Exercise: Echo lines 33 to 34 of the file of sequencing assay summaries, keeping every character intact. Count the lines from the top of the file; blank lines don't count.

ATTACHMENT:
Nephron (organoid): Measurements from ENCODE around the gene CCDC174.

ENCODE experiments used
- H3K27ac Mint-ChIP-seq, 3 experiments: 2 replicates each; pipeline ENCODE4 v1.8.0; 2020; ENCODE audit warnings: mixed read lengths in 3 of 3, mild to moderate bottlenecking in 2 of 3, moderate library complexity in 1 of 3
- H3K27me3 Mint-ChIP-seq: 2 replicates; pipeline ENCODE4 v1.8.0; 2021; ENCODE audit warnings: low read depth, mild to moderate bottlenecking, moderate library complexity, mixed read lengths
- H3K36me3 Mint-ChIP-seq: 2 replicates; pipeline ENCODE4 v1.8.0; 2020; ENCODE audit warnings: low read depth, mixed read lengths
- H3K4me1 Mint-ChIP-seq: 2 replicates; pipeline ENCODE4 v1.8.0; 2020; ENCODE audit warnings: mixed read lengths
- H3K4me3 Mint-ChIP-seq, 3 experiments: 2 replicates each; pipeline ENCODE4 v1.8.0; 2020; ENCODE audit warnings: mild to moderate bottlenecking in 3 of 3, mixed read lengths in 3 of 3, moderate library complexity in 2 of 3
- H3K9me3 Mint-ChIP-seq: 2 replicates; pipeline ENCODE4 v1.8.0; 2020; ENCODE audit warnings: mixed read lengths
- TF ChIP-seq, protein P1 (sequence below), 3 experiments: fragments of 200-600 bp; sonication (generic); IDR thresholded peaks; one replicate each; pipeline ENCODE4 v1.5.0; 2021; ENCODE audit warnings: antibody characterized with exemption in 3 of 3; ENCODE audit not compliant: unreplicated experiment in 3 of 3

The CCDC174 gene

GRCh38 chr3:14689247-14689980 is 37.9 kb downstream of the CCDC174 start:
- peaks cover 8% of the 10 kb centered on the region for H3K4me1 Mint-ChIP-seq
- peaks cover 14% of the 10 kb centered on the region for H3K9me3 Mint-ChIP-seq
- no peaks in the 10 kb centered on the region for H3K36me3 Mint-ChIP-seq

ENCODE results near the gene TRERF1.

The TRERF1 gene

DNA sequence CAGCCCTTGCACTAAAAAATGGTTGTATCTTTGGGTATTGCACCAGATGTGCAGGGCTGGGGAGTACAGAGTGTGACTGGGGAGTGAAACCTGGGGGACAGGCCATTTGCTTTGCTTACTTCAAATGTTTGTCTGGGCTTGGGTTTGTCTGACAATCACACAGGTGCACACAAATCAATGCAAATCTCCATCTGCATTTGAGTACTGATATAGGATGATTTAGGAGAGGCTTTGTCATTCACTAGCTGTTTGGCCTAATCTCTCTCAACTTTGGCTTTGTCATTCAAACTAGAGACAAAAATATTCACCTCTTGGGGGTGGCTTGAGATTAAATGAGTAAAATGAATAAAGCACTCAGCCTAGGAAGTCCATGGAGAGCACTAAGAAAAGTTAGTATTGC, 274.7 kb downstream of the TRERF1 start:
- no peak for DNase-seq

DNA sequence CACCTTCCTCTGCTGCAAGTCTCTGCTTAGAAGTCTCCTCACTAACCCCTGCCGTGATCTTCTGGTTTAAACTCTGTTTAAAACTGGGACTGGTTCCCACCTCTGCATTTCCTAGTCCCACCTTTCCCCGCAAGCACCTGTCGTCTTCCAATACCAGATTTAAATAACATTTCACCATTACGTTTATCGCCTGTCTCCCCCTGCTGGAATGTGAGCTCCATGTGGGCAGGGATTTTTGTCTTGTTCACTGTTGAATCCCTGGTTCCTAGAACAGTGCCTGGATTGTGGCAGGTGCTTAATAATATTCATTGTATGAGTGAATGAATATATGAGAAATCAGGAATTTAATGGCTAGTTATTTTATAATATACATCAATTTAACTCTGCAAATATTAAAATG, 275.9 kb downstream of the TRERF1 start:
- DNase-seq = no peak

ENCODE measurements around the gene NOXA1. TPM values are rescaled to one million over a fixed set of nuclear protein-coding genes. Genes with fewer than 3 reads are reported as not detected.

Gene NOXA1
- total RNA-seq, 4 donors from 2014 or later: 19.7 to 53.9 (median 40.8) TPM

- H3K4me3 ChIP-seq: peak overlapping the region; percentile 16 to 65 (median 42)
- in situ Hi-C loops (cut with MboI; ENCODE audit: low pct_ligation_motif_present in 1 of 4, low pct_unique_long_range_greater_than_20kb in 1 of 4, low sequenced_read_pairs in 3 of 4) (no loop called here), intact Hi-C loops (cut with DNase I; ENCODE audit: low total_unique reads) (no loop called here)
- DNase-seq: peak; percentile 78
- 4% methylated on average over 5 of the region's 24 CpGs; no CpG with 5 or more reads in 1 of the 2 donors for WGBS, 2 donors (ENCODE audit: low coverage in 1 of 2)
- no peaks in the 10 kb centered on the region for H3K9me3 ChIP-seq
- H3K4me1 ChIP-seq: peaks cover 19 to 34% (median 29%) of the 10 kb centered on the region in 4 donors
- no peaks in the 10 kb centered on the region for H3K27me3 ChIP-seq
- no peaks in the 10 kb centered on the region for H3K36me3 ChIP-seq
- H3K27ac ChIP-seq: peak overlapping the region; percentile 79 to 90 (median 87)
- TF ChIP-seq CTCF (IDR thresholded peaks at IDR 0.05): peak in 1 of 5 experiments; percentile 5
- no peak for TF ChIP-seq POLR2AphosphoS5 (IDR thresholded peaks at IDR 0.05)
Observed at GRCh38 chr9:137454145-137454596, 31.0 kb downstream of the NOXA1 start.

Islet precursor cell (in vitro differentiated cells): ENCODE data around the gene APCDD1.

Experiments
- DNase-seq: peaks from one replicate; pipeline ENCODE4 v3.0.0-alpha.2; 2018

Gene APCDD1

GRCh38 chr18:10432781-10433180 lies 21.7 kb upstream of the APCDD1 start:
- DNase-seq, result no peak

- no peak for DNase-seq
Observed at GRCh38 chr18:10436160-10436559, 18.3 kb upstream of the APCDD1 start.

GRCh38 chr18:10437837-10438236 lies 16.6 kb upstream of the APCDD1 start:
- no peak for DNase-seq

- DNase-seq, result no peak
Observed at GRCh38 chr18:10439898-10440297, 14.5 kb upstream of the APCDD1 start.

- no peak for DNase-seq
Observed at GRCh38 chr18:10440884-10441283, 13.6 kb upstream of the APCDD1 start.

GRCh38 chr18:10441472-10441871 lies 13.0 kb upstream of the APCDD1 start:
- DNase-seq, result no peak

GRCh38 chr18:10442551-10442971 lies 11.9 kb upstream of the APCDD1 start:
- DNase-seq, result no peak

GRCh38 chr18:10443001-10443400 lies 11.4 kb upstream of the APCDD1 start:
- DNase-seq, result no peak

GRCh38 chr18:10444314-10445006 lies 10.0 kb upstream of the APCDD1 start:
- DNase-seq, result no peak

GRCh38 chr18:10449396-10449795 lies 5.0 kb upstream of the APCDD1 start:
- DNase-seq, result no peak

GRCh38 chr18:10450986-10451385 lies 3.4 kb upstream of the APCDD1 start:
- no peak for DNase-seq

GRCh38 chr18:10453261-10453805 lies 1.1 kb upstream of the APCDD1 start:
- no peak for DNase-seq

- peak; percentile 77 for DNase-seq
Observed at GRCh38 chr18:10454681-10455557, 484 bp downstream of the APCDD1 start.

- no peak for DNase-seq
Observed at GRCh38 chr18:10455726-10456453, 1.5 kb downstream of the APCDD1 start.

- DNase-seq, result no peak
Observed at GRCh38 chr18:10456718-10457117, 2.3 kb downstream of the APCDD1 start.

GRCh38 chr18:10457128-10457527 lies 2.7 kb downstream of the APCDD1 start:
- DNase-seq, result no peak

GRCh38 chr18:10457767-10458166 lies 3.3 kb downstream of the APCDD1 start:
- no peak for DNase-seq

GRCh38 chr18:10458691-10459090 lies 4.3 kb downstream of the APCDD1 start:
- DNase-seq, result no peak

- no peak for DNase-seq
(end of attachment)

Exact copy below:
- TF ChIP-seq CTCF (IDR thresholded peaks at IDR 0.05): peak in 1 of 5 experiments; percentile 5
- no peak for TF ChIP-seq POLR2AphosphoS5 (IDR thresholded peaks at IDR 0.05)